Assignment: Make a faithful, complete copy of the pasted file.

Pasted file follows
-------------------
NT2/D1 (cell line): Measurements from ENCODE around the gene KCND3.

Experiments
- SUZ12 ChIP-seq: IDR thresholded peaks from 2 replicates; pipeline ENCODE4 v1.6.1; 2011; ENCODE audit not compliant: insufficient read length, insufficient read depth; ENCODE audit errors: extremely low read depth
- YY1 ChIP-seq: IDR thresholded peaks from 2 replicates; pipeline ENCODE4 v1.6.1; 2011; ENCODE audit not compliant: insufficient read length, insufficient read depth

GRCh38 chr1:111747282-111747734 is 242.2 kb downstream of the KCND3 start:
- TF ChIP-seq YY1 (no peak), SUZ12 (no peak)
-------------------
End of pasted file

NT2/D1 (cell line): Measurements from ENCODE around the gene KCND3.

Experiments
- SUZ12 ChIP-seq: IDR thresholded peaks from 2 replicates; pipeline ENCODE4 v1.6.1; 2011; ENCODE audit not compliant: insufficient read length, insufficient read depth; ENCODE audit errors: extremely low read depth
- YY1 ChIP-seq: IDR thresholded peaks from 2 replicates; pipeline ENCODE4 v1.6.1; 2011; ENCODE audit not compliant: insufficient read length, insufficient read depth

GRCh38 chr1:111747282-111747734 is 242.2 kb downstream of the KCND3 start:
- TF ChIP-seq YY1 (no peak), SUZ12 (no peak)